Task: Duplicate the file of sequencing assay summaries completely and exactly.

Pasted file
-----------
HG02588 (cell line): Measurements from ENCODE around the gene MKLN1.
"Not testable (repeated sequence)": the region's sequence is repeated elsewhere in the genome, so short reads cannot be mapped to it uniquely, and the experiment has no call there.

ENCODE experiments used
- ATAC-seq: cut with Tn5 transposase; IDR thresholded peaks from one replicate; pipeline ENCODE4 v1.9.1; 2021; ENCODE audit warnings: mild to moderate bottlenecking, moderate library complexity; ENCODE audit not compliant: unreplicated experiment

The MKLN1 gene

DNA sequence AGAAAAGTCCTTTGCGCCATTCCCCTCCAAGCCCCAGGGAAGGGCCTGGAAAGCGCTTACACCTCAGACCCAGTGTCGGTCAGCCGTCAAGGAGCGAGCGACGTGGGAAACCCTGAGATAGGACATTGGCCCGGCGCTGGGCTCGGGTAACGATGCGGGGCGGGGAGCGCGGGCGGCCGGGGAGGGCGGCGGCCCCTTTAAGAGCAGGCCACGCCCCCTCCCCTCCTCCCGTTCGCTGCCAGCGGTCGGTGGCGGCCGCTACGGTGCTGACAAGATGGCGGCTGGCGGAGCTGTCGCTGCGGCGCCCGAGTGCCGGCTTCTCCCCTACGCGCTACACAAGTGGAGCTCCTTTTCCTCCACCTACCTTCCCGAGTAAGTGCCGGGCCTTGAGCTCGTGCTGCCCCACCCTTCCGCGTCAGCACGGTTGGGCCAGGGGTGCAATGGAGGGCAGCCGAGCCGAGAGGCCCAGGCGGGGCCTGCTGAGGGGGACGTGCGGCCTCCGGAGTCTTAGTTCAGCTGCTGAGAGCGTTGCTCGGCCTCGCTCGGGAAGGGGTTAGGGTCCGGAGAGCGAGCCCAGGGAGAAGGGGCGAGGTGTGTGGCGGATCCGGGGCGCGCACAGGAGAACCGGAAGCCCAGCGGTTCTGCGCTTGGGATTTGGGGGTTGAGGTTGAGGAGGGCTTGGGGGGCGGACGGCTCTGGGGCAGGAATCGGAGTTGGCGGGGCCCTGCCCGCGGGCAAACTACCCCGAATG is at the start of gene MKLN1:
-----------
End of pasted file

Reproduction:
HG02588 (cell line): Measurements from ENCODE around the gene MKLN1.
"Not testable (repeated sequence)": the region's sequence is repeated elsewhere in the genome, so short reads cannot be mapped to it uniquely, and the experiment has no call there.

ENCODE experiments used
- ATAC-seq: cut with Tn5 transposase; IDR thresholded peaks from one replicate; pipeline ENCODE4 v1.9.1; 2021; ENCODE audit warnings: mild to moderate bottlenecking, moderate library complexity; ENCODE audit not compliant: unreplicated experiment

The MKLN1 gene

DNA sequence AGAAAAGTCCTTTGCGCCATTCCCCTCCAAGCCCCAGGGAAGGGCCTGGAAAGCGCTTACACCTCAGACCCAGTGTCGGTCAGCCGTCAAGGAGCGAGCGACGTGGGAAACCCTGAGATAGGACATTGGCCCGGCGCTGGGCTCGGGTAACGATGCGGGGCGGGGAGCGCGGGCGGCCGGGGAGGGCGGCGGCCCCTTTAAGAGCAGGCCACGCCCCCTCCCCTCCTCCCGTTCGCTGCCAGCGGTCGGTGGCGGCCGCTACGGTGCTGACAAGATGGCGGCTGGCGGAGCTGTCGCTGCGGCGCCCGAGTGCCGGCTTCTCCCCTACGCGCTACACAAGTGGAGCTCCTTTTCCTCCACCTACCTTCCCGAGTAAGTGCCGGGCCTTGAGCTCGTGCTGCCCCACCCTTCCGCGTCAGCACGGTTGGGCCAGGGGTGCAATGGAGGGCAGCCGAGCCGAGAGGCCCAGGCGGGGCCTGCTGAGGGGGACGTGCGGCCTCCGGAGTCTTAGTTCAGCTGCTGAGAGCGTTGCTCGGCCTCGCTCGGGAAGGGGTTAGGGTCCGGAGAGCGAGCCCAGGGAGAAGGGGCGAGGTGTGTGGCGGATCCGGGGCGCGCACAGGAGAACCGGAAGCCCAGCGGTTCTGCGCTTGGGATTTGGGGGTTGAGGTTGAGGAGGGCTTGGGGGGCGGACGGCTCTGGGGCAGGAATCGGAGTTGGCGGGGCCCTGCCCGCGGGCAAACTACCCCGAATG is at the start of gene MKLN1: